Saturday, 25 April 2009
Captain Sachs, an early pioneer
The recent post of "harmless cannons" from the Gamages' 1914 catalogue, firing amorces (caps) and rubber shells, reminded me of the days of Little Wars when guns like these were fired at serried ranks of Britains' soldiers.
Captain J.C. Sachs was a member of the British Society of Collectors of Model Soldiers (later the BMSS), who championed wargaming within that august body in the 1930s. Captain Sachs devised detailed rules, including those for tanks and machine gun fire, which were published in instalments in the Society's Bulletin. Another member, W R Gordon, had a special room set aside in his house for wargaming, and made it available for the Society's wargaming competition.
Reporting this offer the Bulletin noted that in his room "The scenery is excellent, every possible obstacle and effect, he has all kinds of armies, guns, transport, planes and everything the heart of a War Game player can dream about." A number of people took up this offer and soon a series of games took place, organised as a competition in a number of rounds, until the overall champion should emerge.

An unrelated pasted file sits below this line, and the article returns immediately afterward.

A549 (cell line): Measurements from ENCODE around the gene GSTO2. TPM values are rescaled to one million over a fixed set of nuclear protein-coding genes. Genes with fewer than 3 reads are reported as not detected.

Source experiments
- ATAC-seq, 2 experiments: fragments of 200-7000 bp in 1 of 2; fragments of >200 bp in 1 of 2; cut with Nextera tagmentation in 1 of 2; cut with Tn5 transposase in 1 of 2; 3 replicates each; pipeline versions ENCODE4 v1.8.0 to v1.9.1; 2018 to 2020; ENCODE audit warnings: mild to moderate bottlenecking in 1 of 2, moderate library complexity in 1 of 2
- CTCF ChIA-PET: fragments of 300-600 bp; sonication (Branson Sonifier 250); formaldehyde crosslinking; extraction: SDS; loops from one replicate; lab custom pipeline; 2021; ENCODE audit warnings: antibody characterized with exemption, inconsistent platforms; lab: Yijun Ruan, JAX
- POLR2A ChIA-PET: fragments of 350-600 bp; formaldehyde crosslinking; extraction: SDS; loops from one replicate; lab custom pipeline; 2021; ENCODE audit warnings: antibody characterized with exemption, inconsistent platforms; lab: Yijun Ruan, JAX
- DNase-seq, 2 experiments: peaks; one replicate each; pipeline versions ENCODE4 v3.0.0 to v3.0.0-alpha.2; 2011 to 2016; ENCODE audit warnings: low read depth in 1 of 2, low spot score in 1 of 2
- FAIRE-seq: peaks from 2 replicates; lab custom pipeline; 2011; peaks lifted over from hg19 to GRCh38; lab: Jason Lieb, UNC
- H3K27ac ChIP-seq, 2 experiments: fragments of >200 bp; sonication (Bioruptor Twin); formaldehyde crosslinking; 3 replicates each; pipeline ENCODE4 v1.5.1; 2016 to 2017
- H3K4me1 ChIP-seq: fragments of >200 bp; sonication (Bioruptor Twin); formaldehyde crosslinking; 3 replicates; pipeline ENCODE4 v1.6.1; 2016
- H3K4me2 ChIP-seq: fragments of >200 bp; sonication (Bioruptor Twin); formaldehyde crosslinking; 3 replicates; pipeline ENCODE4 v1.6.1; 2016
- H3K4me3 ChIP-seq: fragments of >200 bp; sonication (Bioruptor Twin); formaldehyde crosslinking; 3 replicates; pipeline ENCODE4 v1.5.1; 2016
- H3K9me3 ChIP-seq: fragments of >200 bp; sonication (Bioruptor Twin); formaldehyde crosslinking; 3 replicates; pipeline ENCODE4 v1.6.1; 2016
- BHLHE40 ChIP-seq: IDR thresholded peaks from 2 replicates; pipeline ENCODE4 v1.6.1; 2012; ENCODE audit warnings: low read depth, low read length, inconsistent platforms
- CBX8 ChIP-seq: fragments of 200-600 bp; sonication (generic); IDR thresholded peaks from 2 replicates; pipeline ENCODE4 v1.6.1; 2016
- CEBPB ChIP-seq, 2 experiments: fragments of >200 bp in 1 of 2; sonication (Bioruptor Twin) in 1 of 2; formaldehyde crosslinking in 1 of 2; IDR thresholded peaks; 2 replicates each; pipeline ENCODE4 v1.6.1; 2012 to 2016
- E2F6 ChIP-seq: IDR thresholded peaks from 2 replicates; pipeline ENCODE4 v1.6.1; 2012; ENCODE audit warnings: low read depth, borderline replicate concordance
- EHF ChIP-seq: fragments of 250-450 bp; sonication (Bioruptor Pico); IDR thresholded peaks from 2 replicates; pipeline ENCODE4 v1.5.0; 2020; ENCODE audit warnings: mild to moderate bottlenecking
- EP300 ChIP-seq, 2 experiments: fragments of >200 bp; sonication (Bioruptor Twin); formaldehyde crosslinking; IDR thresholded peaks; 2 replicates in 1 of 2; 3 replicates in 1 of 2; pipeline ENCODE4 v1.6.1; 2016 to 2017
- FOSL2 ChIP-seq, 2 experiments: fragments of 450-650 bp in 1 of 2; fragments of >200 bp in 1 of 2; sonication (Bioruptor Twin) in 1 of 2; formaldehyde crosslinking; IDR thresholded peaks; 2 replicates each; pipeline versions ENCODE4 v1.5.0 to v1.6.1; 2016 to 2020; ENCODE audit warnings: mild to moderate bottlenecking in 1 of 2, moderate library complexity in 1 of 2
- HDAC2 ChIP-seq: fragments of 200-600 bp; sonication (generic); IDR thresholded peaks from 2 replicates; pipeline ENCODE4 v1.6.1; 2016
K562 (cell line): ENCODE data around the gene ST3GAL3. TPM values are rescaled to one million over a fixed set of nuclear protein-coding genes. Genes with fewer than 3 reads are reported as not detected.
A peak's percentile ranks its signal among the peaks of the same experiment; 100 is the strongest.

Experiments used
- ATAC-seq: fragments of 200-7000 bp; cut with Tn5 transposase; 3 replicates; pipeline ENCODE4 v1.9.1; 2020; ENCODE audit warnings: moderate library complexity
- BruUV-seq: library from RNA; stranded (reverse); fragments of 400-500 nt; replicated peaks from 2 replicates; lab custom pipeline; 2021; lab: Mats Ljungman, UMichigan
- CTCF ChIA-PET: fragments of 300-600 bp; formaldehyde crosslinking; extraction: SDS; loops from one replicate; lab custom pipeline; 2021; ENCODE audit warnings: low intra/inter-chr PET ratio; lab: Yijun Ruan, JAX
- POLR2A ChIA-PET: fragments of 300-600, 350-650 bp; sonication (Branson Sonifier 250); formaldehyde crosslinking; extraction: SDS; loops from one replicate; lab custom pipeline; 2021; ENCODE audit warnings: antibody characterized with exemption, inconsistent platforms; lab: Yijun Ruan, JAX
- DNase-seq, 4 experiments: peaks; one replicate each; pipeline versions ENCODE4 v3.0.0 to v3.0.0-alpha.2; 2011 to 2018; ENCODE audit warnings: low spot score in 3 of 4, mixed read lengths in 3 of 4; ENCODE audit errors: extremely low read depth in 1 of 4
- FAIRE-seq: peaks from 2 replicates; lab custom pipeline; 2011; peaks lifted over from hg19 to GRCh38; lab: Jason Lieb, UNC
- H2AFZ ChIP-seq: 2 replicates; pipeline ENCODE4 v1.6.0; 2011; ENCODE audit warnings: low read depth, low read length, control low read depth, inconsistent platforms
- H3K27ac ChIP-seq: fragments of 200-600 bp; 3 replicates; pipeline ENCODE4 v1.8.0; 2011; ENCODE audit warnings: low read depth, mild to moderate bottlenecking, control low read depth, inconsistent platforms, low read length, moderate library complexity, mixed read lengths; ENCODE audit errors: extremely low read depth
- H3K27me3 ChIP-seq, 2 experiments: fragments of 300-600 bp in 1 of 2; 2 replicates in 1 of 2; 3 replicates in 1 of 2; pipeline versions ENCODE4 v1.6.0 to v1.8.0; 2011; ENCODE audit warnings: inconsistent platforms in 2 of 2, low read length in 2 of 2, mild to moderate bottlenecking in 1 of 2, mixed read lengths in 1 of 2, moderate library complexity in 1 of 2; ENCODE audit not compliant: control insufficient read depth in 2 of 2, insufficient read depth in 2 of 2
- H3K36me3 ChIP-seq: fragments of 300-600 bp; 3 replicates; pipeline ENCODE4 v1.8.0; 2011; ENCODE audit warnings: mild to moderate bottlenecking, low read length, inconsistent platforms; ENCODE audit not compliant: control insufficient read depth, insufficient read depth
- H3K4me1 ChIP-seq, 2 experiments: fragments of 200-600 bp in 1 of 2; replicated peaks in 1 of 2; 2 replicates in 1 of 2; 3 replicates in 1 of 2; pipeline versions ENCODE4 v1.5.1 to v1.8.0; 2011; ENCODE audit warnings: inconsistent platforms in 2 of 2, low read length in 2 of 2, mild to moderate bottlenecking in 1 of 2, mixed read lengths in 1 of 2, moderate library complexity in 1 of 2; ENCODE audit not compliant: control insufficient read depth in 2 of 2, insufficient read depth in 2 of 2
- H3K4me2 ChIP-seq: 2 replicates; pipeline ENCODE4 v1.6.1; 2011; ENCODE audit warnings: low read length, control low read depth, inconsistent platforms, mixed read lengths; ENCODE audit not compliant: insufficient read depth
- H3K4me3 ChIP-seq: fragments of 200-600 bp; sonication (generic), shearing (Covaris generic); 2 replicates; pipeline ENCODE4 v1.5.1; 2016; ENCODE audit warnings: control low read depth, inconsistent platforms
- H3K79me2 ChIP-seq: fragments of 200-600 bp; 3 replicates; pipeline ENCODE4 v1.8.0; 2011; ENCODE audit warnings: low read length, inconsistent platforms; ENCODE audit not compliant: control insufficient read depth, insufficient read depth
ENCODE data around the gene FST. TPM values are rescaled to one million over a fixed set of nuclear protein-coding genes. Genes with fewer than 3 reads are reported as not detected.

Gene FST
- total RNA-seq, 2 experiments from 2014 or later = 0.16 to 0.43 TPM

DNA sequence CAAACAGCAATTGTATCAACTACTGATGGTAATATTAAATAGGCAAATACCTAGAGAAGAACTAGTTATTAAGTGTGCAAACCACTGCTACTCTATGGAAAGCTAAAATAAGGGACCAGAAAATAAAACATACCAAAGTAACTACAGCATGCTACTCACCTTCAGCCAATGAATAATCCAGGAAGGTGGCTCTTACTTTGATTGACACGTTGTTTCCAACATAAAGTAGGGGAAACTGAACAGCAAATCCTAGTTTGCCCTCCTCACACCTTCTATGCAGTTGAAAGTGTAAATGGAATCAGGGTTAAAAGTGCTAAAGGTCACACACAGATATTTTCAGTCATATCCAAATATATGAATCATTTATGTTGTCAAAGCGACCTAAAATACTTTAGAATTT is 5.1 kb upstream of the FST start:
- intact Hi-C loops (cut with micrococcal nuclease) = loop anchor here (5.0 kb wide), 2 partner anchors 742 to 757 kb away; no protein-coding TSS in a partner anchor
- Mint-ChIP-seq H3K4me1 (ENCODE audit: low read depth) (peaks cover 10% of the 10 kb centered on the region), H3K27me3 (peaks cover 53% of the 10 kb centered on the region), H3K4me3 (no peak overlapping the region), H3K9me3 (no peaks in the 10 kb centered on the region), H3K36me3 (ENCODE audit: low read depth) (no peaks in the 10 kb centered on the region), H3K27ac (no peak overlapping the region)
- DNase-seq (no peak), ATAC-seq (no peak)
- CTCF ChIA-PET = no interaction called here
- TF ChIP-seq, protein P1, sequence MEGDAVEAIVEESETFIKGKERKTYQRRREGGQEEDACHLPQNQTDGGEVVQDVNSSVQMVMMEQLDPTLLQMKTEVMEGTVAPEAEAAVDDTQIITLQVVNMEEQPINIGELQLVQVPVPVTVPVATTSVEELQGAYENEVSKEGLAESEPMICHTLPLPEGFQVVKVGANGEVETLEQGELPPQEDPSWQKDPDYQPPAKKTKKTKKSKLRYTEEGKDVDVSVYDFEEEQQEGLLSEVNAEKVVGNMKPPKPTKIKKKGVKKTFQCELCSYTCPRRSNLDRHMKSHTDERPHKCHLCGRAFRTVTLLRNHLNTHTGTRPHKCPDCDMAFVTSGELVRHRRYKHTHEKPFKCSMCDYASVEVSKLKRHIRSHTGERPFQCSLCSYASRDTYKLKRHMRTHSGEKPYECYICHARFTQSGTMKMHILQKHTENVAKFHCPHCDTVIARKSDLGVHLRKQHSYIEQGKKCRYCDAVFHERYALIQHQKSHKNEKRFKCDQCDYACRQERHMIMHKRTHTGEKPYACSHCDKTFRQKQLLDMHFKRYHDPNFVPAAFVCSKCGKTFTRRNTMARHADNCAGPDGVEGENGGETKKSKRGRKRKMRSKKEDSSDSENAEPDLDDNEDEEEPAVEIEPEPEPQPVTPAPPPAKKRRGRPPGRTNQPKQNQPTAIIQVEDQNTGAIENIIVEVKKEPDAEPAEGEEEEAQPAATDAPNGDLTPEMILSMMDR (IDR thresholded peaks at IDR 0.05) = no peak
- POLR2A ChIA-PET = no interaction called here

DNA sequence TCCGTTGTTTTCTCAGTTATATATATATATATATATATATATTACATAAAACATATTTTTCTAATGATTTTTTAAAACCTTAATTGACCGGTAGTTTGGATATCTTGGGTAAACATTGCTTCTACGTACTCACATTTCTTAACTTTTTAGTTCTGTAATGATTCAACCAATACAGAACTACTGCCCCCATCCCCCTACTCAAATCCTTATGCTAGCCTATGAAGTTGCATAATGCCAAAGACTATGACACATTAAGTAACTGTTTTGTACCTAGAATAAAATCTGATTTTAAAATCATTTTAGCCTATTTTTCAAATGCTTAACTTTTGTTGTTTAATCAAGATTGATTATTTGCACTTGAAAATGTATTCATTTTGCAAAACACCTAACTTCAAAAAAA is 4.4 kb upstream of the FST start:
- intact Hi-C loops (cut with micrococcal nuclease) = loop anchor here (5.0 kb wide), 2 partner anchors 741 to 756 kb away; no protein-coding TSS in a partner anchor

This activity was suspended with the advent of the war, although Captain Sachs reported in 1945 to the Society that his War Game had been largely played by ARP Wardens in Bushey during the war years. The War Game competition, which had been held up for six years, ("so rudely interrupted by the late Paperhanger and Brush Artist in 1939", reported the Bulletin), took up where it had let off. Captain Sachs was elected President of the Society for 1948, and at the end of his term was elected their first Life Vice President.
This account has mainly been taken from Multum in Parvo, by Paul H Vickers, the British Model Soldier Society 1935-1995, published in limited edition in 1995, as is the picture of Captain Sachs, above.
Jack Scruby published a shortened version of Captain Sachs' rules in the War Game Digest in Fall 1971. To avoid confusion, this was in a section he called Table Top Talk...
This article is reproduced below